The slip of a tree in this twig-sized story had been planted on the top of a high-rise apartment building. The only advice...

READ REVIEW

THE STORY OF THE VERY SMALL TREE

The slip of a tree in this twig-sized story had been planted on the top of a high-rise apartment building. The only advice it could get on growing was that it needed to have roots in the soil, so it did Frank Lloyd Wright one better and started putting its roots down into the apartments toward the ground. The tenants, who did not complain about being infested (presumably the tree was thoughtful enough to avoid the plumbing), found the roots helpful household aids and the tree became the building's main attraction. Apartment living children will know better, and the illustrations, which show cartoon-lumpy characters groping unattractively around the grotesque complex of roots, do nothing to help make the idea seem appealing.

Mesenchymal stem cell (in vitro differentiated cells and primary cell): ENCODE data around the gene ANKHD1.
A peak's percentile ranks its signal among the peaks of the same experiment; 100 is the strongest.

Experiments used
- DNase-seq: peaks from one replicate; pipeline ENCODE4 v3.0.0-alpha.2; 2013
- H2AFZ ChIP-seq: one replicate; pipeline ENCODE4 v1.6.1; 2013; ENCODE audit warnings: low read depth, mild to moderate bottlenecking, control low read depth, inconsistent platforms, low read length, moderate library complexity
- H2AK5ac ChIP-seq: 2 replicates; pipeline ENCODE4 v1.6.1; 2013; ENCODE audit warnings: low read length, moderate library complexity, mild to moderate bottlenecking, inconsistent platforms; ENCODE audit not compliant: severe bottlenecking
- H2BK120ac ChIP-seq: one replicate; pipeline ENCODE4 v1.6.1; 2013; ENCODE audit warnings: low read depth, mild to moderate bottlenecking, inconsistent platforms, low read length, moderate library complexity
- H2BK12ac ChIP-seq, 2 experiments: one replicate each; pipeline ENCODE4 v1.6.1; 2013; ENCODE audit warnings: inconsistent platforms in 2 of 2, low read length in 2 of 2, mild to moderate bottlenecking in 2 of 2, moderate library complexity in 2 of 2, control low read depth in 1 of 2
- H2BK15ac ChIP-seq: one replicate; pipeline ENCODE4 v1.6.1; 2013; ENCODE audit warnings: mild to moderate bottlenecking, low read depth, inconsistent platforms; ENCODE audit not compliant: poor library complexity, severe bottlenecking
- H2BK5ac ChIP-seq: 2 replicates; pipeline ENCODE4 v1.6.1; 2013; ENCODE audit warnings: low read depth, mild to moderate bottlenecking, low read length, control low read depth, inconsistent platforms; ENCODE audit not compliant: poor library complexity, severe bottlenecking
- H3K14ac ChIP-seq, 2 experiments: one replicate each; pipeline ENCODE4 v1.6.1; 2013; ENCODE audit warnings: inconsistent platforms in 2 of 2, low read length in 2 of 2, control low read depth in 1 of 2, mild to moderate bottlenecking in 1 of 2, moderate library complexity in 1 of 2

Pub Date: May 20, 1966

ISBN: N/A

Page Count: -

Publisher: Abelard-Schuman

Review Posted Online: N/A

Kirkus Reviews Issue: May 1, 1966